Drug Overdose Treatment
The term drug overdose, or OD, describes the ingestion or application of a drug or other substance in quantities that are excessive. An overdose is considered harmful and dangerous and can result in death.
Different drugs have different effects on the body's crucial acid/base balance and on certain elements in the blood such as potassium and calcium. Once the overdose drug is identified, blood tests can monitor how fast the drug is clearing out of the body. Urine tests can also screen for some drugs and detect changes in the body's chemistry. Blood and urine tests may show if there is damage to the liver or kidneys as a result of the overdose.
If a drug overdose is known about or suspected and the person is unconscious, having convulsions, or not breathing, call for emergency help immediately.
Emergency medical treatment may include:
Assessment of the patient's airway and breathing to make sure that the trachea, the passage to the lungs is not blocked.
A tube may be inserted through the mouth and into the trachea to help the patient breath. This procedure is called intubation.
Assessment of the patient's heart rate, blood pressure, body temperature and other physical signs.
Vomiting may be induced using ipecac syrup or other substances that cause vomiting. Ipecac syrup should not be given to patients who overdosed with tricyclicantidepressants, theophylline, or any drug that causes a significant change in mental status. If a patient vomits while unconscious, there is a serious risk of choking.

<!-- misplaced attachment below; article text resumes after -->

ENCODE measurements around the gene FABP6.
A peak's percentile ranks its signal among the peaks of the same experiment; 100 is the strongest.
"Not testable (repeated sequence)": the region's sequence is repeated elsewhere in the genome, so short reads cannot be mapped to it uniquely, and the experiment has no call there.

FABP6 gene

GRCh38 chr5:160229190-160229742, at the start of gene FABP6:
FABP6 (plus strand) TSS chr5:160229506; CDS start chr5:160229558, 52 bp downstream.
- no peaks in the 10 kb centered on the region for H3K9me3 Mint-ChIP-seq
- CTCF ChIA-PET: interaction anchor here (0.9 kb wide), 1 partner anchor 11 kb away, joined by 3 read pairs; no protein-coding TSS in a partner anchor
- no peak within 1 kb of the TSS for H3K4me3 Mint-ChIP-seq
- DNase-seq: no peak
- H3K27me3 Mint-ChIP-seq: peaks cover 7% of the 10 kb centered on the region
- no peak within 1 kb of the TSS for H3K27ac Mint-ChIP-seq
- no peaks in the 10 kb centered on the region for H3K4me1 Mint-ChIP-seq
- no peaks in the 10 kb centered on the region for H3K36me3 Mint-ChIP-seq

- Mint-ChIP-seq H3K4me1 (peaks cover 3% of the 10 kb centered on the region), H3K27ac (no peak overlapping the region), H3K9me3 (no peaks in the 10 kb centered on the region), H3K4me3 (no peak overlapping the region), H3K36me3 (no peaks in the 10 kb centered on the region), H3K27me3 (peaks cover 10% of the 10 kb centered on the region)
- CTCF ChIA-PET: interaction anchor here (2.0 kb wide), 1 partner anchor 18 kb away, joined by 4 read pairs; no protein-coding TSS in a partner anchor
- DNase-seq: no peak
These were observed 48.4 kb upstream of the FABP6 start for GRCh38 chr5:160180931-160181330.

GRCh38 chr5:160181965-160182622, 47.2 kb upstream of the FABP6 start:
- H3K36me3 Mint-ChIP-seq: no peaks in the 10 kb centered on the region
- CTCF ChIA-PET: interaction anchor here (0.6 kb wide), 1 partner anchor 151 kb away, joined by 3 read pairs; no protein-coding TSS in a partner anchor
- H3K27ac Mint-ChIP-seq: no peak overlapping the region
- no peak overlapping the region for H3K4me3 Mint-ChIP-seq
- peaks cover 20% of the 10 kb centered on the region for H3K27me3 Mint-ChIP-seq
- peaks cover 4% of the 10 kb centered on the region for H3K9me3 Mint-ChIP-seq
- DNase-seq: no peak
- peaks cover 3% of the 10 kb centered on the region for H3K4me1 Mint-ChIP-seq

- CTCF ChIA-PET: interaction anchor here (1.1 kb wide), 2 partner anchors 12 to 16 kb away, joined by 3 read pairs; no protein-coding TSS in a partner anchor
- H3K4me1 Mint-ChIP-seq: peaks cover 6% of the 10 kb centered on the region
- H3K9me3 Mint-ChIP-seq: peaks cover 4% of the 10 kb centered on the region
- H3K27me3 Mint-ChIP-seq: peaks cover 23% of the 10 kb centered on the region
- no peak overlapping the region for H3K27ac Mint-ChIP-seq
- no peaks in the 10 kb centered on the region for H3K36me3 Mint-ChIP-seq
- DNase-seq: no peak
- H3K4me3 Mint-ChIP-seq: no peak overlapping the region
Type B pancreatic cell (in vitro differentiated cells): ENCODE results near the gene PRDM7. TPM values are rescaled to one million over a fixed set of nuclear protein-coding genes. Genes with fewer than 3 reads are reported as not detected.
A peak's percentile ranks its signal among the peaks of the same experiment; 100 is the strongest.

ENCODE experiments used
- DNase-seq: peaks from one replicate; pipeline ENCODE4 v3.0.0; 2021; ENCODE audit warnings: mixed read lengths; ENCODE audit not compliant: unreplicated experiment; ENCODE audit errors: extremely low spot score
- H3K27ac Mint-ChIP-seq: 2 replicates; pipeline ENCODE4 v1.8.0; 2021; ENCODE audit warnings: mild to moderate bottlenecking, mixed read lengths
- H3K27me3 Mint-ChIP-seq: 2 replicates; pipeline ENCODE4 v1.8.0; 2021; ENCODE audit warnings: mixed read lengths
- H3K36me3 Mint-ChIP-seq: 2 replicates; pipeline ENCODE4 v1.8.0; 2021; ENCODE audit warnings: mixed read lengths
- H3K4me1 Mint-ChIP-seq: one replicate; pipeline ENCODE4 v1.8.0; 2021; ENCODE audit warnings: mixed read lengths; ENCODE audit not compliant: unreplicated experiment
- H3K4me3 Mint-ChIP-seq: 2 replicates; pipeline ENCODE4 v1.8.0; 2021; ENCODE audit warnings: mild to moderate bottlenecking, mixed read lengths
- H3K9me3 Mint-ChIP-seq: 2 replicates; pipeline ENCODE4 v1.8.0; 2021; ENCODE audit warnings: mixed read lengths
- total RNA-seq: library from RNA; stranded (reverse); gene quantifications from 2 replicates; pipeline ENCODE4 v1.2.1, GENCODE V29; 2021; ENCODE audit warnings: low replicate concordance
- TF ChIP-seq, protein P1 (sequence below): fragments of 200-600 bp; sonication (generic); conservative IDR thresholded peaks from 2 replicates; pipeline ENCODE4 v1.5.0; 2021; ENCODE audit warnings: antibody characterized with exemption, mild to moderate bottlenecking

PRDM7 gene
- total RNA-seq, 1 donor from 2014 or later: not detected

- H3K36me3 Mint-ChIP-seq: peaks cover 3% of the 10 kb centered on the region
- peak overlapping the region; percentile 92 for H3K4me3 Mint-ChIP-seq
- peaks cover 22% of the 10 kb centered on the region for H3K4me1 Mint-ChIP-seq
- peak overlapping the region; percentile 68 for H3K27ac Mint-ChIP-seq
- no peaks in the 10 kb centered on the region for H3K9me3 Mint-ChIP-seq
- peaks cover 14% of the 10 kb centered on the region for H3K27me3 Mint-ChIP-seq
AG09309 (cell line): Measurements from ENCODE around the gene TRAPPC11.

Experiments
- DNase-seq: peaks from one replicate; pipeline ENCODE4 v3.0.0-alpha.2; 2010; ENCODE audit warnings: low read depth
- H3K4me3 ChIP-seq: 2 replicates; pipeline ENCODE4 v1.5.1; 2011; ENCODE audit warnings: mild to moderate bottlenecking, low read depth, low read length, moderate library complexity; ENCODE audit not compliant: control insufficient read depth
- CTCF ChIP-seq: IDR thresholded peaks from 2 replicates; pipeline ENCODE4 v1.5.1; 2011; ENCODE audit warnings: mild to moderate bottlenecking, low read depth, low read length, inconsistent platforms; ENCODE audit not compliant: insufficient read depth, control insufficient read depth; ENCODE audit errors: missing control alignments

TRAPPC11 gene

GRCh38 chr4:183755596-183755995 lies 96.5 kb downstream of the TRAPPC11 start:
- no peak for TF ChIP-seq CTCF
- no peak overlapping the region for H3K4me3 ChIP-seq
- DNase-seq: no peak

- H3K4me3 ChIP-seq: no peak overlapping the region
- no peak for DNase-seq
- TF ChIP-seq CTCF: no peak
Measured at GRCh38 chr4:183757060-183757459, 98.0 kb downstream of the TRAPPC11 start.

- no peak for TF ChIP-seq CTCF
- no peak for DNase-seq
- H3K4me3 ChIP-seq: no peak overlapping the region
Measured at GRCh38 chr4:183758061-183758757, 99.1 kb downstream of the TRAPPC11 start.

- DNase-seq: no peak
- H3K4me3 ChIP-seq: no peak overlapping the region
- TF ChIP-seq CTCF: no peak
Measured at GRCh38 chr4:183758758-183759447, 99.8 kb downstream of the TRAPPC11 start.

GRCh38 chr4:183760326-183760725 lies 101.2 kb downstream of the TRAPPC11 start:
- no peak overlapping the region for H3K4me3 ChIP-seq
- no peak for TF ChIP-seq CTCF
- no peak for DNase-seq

Activated charcoal is also sometimes given to absorb the remaining drugs.
An acetaminophen overdose can be treated with an oral medication, N-acetylcysteine (Mucomyst), if the level of acetaminophen found in the blood is extremely high.
Naloxoneis an antinarcotic drug that is given to counteract narcotic poisoning. Nalmefen or methadone may also be used.
While many victims of drug overdose recover without long-term effects, there are also serious consequences. Drug overdoses can cause the failure of major organs like the kidneys or liver, or failure of whole systems like the respiratory or circulatory systems. Patients who survive drug overdose may need kidney dialysis, kidney or liver transplant, or ongoing care as a result of heart failure, stroke, or coma. Death can occur in almost any drug overdosesituation, particularly if treatment does not begin immediately.
Once immediate health problems and symptoms subside and are treated, actions must be taken to get the drug user into a drug treatment program to get help for their addiction.